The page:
My friend grew up in the country in a family that hunted.  I'm pretty sure she has handled shotguns.   I was kind of shocked that they had no weapons.  It's a foreign concept to me.  While I am happy to see more people realizing they might need a gun of some kind, I'm a little concerned as well.  I don't think you have to be Jeff Cooper or Elmer Keith to benefit from owning a firearm.  Knowing the basics of operation and safety is a good idea, though.

Pay attention to the people you know who have a sudden interest in guns, and, when things get a little more normal -- as they will, take those folks out shooting.  Let them know how much fun it is when done safely.  We can use them on our side.

Wednesday, March 18, 2020

Interesting Times, Interesting Guns

OK, no one is making fun of preppers lately.  A couple of weeks ago, news outlets like CNN were labeling those talking about stocking up on food and basic household items conspiracy theorists.  Today they are suggesting you should "stock up".  It's a little late.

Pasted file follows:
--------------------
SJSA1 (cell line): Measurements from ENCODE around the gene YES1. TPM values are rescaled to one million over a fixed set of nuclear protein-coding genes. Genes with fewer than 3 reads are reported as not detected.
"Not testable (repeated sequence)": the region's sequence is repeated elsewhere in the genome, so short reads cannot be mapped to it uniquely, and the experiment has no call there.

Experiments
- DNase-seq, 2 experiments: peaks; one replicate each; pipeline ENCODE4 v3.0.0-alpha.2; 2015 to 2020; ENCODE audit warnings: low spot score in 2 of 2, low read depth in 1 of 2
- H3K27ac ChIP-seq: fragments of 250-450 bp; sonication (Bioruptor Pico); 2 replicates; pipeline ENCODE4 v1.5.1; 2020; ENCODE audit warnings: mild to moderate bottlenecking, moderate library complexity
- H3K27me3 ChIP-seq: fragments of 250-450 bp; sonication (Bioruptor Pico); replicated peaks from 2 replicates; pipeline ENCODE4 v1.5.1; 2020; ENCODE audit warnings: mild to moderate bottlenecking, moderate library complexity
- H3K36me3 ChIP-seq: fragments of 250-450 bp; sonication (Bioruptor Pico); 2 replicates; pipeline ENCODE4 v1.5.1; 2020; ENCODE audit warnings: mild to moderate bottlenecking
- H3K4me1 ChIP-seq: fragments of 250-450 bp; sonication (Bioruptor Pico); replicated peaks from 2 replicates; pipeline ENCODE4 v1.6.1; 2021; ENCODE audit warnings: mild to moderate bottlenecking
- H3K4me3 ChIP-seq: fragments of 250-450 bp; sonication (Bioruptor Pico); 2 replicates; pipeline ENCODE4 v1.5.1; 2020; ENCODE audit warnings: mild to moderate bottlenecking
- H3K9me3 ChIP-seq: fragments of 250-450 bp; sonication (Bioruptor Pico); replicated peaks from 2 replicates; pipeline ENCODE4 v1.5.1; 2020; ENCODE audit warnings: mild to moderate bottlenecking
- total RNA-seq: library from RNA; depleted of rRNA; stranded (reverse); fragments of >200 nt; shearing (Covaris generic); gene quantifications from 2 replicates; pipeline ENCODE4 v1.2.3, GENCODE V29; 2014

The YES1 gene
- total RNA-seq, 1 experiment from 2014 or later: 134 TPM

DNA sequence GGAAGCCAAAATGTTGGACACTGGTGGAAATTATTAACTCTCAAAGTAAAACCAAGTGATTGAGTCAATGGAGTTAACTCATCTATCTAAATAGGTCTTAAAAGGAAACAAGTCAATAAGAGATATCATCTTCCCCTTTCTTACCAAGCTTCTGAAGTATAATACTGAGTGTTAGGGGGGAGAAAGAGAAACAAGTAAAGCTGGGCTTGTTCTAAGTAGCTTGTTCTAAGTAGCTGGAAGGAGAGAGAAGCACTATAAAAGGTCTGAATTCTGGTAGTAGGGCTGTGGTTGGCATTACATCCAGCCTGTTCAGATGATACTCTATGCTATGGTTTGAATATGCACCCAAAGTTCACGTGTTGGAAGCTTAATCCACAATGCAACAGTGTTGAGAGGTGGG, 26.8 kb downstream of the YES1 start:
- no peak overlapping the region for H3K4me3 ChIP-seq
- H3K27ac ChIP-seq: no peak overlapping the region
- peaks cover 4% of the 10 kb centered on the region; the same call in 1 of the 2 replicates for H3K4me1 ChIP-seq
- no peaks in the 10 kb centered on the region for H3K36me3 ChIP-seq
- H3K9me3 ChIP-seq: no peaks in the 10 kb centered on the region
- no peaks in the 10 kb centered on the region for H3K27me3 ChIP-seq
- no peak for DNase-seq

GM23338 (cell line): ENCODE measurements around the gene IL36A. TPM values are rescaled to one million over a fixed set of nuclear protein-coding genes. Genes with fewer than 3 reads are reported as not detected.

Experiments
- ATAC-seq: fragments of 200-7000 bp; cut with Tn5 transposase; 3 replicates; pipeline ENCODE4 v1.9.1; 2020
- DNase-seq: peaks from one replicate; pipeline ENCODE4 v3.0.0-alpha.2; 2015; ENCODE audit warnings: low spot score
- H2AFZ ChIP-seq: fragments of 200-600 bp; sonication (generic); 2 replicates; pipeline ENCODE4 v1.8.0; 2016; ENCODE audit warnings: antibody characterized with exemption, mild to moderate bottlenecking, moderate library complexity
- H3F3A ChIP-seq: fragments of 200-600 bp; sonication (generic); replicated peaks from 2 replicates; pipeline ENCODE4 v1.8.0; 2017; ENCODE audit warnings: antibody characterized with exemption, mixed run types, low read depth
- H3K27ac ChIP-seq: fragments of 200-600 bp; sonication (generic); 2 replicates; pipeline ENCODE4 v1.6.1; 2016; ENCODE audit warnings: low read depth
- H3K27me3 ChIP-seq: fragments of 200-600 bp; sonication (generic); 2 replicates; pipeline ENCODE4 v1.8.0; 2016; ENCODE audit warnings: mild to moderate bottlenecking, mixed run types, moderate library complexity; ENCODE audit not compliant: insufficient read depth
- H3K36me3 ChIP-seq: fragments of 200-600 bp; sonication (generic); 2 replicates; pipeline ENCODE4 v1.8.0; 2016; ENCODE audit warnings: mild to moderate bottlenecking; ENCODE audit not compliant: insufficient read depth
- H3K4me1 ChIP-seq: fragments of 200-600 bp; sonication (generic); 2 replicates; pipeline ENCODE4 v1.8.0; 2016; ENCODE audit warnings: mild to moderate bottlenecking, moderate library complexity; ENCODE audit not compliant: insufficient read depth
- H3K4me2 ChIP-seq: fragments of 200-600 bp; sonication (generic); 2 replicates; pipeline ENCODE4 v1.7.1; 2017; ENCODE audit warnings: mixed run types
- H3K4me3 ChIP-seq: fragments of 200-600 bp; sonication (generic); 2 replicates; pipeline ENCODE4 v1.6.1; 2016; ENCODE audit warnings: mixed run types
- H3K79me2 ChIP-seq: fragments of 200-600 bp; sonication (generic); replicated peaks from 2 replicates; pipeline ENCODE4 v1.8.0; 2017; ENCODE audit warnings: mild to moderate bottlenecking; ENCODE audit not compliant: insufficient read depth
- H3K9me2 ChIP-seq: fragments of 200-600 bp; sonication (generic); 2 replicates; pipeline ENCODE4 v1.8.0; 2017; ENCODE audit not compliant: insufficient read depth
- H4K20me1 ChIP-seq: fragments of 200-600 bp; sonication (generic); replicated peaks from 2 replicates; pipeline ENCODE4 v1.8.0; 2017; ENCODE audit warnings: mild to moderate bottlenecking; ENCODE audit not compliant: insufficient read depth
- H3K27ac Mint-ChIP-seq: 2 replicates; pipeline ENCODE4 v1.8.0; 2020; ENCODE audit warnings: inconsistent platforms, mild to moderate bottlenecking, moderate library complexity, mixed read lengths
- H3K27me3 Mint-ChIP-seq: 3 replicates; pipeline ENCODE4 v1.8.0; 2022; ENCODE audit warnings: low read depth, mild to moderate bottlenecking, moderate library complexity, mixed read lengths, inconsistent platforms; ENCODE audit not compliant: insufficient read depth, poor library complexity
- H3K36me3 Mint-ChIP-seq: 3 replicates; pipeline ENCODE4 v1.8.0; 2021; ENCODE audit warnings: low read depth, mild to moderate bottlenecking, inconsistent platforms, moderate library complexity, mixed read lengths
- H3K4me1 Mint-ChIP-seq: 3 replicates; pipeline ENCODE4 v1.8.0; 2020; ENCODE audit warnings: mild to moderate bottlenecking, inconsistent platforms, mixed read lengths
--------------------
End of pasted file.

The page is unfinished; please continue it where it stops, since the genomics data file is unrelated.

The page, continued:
I guess it's always too late to panic.

Anyway, the power's on.  I have propane, water, and plenty of coffee, vitamins, Spam, canned chili, tuna, beans, frozen vegetables, oatmeal, even butter, eggs and tortillas.  I have toilet paper to get me through a couple of months -- might be an opportunity to use up that batch of single ply I bought by mistake a while back. 

Yesterday, I got in an extra 1100 rounds of handgun ammunition.  I'm not hoarding.  I'm going to shoot a bunch of it.  And that brings me to the subject of firearms, handguns especially.  I have expanded my collection over the last few years.  I have 9mm, .40 S&W, .357 magnum/.38 Special, .44 magnum, and, of course .22 LR and .22 WMR.